Shifting consumer behaviours and rising expectations for real-time media content, is forcing broadcast and media organisations to work hard to provide consistently excellent content, and to make money from it too.
A tough journey then, especially considering the squeeze traditional players are feeling from a new generation of competitors born into a world free of legacy IT systems. But many are already getting themselves ahead of the game. Just like Turner Broadcasting System Europe Limited (TBSEL).
Turner operates CNN International and Cartoon Network, amongst others. The company has gone through big changes over the years, and we recently caught up with Steve Fish, VP International Media & Tech at Turner, to get his view on responding to consumer behaviour and rising expectations.
According to Steve as the industry faced more pressure from customers for day and date releases, media companies were forced to find more innovative ways of working together, shortening the production cycle and delivering more reliable and streamlined production processes.
“When I joined the company in 2004, we were operating independently in individual regions, for reasons that made sense at the time. But, things have moved on a lot since then, the landscape has changed dramatically,” he says. “We no longer need to set up stand-alone technology centres and support for services is much easier to get hold of than support for hardware systems. It was like each region was working fully siloed and it meant that we were always up against it with our escalating production volumes.”
Meeting the needs of real-time content with collaboration
When trying to meet the needs of day and date content releases across the globe Steve knew that to meet the growing needs of the business and its customers, processes and production techniques needed to change, and quickly.
“We understood that our biggest challenge was collaboration. If we could improve it our productivity would improve also. We knew we needed to move to the cloud. It offered us the fastest way to create a unified way of working across all our regions and standardised our processes.”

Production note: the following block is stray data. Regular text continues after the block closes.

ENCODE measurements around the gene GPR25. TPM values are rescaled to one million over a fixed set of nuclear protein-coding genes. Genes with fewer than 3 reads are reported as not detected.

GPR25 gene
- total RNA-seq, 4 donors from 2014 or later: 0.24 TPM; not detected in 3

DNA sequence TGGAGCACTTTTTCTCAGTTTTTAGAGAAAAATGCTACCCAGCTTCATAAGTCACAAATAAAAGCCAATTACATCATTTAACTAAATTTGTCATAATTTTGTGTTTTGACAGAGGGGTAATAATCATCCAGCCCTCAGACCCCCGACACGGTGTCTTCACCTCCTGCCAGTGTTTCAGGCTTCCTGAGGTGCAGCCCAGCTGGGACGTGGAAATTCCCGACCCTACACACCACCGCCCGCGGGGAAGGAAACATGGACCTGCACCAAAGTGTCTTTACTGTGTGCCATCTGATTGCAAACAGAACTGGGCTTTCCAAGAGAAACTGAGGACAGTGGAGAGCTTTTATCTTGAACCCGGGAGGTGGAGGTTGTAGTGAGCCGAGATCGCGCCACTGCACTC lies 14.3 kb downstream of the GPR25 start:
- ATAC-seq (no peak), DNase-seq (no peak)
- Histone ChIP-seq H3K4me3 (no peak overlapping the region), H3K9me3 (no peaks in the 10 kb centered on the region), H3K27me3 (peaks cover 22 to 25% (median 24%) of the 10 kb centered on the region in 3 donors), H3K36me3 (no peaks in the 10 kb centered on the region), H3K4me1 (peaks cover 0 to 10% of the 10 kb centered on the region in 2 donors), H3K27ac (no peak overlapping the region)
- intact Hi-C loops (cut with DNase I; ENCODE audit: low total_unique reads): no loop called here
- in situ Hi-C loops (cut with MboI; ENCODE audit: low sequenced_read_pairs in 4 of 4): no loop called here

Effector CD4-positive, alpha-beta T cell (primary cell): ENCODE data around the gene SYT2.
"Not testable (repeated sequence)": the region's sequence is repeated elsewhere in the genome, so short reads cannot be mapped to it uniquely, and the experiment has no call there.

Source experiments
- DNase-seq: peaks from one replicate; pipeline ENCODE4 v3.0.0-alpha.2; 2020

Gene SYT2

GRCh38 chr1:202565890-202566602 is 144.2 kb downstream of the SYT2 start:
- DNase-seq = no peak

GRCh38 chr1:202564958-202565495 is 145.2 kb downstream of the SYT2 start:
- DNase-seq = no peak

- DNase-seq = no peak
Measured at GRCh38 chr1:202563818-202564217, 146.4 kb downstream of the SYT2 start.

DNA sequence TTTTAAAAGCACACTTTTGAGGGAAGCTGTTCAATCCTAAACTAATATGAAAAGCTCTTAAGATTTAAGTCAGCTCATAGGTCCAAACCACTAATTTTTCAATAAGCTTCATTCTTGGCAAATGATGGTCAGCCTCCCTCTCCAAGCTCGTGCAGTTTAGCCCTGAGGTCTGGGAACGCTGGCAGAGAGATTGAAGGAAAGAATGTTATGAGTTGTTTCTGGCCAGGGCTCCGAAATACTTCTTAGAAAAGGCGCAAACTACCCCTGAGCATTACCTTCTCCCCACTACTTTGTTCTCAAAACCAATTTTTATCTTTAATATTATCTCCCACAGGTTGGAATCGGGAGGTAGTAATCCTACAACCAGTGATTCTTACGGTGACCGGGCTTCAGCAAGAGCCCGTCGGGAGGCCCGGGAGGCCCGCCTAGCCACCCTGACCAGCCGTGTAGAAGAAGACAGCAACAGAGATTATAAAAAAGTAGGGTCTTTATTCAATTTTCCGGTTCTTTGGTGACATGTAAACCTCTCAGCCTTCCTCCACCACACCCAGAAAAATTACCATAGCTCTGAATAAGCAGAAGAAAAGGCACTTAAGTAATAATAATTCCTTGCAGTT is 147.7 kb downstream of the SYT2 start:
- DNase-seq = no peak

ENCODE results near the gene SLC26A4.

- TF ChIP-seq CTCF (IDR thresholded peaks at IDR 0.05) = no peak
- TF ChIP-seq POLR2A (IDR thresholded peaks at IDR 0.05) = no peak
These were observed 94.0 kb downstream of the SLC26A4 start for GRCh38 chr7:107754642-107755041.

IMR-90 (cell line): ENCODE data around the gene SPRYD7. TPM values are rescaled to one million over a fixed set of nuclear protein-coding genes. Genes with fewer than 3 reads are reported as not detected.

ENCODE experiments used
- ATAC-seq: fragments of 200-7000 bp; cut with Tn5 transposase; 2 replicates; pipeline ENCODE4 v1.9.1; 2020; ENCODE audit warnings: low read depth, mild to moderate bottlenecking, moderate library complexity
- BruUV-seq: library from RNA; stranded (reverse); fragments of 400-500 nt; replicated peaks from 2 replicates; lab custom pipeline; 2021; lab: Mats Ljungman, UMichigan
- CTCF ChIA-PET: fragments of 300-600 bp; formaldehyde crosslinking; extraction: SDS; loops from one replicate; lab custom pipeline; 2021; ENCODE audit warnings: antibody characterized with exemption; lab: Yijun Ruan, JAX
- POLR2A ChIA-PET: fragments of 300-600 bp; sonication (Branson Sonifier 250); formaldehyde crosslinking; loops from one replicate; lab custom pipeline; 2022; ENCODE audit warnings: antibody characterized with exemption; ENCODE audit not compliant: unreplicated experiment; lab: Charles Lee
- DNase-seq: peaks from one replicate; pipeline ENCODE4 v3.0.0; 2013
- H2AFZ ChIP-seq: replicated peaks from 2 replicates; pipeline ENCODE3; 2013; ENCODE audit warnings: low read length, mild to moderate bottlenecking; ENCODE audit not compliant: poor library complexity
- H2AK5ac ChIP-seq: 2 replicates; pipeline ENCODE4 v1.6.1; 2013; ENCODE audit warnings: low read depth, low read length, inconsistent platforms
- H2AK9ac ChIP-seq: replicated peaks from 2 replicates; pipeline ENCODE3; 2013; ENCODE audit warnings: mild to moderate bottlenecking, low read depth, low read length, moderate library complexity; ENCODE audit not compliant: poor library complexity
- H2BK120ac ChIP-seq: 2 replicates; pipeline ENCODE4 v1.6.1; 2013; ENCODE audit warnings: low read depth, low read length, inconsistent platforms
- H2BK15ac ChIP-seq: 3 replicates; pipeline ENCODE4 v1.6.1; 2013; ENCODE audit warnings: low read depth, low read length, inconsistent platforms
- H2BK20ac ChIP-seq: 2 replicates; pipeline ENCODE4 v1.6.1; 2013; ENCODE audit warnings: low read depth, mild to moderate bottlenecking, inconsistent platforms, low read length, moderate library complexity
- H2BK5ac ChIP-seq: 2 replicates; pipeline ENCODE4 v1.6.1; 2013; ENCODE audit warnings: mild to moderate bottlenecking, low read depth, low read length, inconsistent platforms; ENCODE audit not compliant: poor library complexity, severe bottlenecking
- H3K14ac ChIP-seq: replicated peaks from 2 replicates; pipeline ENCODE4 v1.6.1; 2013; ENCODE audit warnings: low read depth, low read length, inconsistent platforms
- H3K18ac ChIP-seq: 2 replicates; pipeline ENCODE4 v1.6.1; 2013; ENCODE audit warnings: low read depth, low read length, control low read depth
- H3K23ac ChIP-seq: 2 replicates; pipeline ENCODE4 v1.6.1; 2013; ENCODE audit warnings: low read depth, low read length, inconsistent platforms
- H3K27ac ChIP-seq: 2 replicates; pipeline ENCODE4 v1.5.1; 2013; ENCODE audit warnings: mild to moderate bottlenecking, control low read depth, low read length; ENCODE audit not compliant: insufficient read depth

TBSEL is adopting cloud technologies and has found that it not only solves productivity issues, it afforded other benefits too. “In this industry, you don’t have a lot of time to deliver new products, so you find yourself working with the tools you have. It’s critical to find the right tools and reduce the friction around adoption. It means we have to innovate and the cloud makes that much simpler and less risky,” Steve explains. It has meant that TBSEL is able to work collaboratively with ease and that production times have been dramatically reduced.
“We are working towards a totally homogenised way of working and codified working standards. We plan to no longer suffer the challenges of different file types. We are capable of bringing great content to multiple markets much faster than before,” Steve says.
Greasing the wheels of adoption
“We are now operating faster, delivering great content to our customers and we are delivering more with less,” Steve continues. “Our customers have the freedom to watch what they want, when they want, and we are extremely pleased to be operating at this level.
When prompted on the future of the industry, Steve had some interesting thoughts and advice for others.
“I think we are going to see a shift towards 1-2-1 relationships between outlets and consumers. The experience organisations deliver will become almost as valuable as the content available to view. Therefore, I think it is imperative that media organisations look to understand and utilise their data more effectively. The data will hold the answers to how we keep providing consumers what they want and to remain relevant.”
To find out more about how the media industry is moving to the cloud, head to our Media category on the blog, here.